I thank God for my handicaps for, through them, I have found myself, my work, and my God.
- Helen Keller

Appreciation can make a day, even change a life. Your willingness to put it into words is all that is necessary.
- Margaret Cousins

Gratitude makes sense of our past, brings peace for today, and creates a vision for tomorrow.
- Melodie Beattie

Give thanks for a little and you will find a lot.
- The Hausa of Nigeria

Gratitude helps you to grow and expand; gratitude brings joy and laughter into your life and into the lives of all those around you.
- Eileen Caddy

I am calling you all in, to be by our side…in prayers of gratitude, and especially, I have it my heart to ask you to sing for us, for all… for the good…and to make a bit of beauty and give it in joy and thanks to what we all love and serve, ardently, completely…daily, moment by moment..
 
O, may we, may I, with your help, remember that each moment is this same edge, this choice… trust, gratefulness, grief and…and praise.
-Judyth Hill

***
I am pleased to offer you a special bonus gift of an empowering affirmation,
I AM A DIVINE AND BEAUTIFUL BEING.
This lovely inspiration is delightfully designed and suitable for framing.

***
The Queen welcomes questions concerning all issues of interest to women in their mature years. Send your inquiries to thequeenofmyself@aol.com.

CONSULT THE MIDLIFE MIDWIFE™
Queen Mama Donna offers upbeat, practical and ceremonial guidance for individual women and groups who want to enjoy the fruits of an enriching, influential, purposeful, passionate, and powerful maturity.

The Queen of Thanksgiving

posted by Donna Henes

Sarah Josepha Hale was born on a farm in 1788 in Newport, New Hampshire. Her early education was provided by her mother and her brother Horatio who taught her what he had learned at Dartmouth. Later on, Hale was self-taught. She married David Hale, a young lawyer, in 1813 who was a supporter of her continued education. Together with friends they started a small literary club and Hale began experimenting with writing.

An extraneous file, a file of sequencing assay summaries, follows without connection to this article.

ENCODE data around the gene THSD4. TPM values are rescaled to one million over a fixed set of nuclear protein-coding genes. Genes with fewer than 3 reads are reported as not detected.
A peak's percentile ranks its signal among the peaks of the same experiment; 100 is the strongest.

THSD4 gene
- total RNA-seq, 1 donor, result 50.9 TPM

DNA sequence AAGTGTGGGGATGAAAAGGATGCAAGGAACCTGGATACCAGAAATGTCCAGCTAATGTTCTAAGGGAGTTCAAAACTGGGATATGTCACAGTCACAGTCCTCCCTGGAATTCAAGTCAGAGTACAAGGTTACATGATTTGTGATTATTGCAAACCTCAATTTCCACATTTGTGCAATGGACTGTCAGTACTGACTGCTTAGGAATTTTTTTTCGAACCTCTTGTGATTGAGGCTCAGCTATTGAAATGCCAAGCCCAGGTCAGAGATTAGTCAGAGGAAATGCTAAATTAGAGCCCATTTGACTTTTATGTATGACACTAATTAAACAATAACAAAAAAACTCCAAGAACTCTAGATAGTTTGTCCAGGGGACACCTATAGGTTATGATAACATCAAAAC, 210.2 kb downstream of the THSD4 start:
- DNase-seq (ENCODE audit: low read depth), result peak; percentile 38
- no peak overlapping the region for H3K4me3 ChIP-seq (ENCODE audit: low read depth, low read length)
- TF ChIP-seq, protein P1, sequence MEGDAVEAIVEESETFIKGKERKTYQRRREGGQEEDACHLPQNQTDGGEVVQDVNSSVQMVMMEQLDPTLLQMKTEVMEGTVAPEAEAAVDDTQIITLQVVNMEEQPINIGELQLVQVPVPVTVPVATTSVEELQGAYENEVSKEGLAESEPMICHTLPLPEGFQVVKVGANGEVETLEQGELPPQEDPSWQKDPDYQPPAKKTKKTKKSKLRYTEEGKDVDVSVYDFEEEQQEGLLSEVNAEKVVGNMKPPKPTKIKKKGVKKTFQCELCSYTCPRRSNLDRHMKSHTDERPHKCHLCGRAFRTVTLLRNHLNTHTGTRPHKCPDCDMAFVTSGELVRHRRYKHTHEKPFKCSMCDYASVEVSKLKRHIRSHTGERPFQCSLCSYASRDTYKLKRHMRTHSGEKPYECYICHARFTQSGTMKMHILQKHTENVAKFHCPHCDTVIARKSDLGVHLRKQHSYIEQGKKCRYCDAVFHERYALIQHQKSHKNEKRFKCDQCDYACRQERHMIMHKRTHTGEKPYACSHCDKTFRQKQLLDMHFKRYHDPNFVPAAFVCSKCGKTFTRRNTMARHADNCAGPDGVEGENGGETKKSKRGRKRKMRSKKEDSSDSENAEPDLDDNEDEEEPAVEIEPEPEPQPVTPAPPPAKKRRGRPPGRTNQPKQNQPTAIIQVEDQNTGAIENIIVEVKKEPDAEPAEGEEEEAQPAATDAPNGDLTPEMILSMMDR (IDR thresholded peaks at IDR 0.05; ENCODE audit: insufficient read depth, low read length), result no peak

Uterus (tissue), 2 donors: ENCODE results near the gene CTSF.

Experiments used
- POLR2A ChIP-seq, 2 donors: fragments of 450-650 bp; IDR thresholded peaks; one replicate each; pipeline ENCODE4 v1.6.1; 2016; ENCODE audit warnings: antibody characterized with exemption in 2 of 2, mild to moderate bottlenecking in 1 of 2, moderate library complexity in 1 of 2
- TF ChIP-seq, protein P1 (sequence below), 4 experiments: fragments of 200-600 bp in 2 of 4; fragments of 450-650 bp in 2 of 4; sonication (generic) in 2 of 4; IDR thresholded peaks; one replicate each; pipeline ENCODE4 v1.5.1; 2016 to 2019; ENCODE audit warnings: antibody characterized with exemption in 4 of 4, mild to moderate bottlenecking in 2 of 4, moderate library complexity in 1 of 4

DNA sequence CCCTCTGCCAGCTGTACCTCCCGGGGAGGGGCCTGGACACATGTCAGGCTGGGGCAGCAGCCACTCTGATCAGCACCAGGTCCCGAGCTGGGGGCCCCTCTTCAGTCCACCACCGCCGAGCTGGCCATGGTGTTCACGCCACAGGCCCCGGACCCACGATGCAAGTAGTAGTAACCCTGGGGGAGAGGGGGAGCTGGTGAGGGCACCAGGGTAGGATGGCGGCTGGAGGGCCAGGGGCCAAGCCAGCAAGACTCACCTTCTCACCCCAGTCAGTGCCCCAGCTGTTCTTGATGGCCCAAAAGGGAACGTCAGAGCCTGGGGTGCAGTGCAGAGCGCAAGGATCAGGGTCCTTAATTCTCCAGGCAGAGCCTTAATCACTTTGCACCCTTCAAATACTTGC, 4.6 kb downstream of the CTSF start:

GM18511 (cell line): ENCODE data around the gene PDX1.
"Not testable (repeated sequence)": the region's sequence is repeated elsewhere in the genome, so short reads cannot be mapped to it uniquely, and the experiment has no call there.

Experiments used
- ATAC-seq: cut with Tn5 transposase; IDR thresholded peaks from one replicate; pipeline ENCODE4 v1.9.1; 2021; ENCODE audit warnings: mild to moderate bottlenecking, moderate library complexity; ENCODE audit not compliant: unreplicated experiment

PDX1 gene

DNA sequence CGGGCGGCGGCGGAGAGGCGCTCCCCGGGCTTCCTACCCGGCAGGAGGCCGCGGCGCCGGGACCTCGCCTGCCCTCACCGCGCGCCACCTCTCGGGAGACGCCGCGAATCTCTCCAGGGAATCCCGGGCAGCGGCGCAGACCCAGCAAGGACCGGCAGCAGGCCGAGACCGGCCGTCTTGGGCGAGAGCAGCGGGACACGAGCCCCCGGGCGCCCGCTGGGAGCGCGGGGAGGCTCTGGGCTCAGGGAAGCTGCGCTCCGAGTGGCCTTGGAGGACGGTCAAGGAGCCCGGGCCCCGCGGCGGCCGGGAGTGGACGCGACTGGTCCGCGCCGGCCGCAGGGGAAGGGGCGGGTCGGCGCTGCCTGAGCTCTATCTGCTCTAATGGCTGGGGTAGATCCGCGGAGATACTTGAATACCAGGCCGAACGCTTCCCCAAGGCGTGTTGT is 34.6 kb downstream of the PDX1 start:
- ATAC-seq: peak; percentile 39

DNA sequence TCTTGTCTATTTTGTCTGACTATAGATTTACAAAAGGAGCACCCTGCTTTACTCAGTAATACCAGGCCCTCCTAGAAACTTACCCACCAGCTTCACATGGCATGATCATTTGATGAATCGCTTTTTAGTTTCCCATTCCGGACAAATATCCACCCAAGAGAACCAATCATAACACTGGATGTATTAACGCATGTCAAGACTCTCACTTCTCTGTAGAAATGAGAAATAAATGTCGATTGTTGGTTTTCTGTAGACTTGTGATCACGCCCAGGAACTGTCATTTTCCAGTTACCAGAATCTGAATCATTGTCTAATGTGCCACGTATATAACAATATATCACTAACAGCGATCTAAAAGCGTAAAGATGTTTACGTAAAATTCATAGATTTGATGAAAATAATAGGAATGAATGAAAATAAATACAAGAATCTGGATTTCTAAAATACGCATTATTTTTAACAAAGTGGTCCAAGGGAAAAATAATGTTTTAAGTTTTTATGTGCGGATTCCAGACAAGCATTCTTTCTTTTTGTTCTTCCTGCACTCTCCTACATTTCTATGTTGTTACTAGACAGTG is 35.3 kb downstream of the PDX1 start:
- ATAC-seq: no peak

In 1822 her husband died suddenly leaving her with five children to support. In order to help her raise funds, her friends published an anonymous collection of her poetry, The Genius of Oblivion and Other Original Poems. The modest success of this volume allowed Hale to write a novel, Northwood, which also met with success. Northwood was striking in that it dealt directly with the issue of slavery.  

In 1828 she was hired to edit Ladies’ Magazine, the first American women’s magazine. She moved her family to Boston and took up the helm. Under Sarah Hale’s scrupulous editorial standards Ladies’ Magazine solicited work from female contributors, published only original material, and printed articles that were meant to improve the lives of her readers.

Her next position was editor of Godey’s Lady’s Book after Godey purchased Ladies’ Magazine. In 1837 she moved to Philadelphia and made Godey’s the leading American women’s literary and fashion periodical for the following four decades until she retired at 90. She was one of the most famous women of her time and an important and influential arbiter of American taste. She was an Oprah before her time.

“Next to genius is the power of feeling where true genius lies.”

Hale was a strong advocate for a number of causes. She consistently advocated education, exercise, property rights, and sensible fashion for women. Her championship of education for women began with her editorship of Ladies’ Magazine and continued until she retired. She is credited with helping make the founding of Vassar College acceptable to a public unaccustomed to the idea of women’s education.

Throughout her long, productive career, Hale was tireless in her championship of the advancement of women. She supported Dr. Elizabeth Blackwell’s bid to become a physician, as well as the attempts of women to become overseas missionaries. She did not join the suffragists’ call for women to enter the political arena but rather concentrated on the education and development of women.

What matter though the scorn of fools be given
If the path follow’d lead us on to heaven!

Sarah Hale wrote many novels and poems, publishing nearly fifty volumes of work by the end of her life. Her collection Poems for Our Children includes the now-famous “Mary Had a Little Lamb”, which was published in 1830 as “Mary’s Lamb.”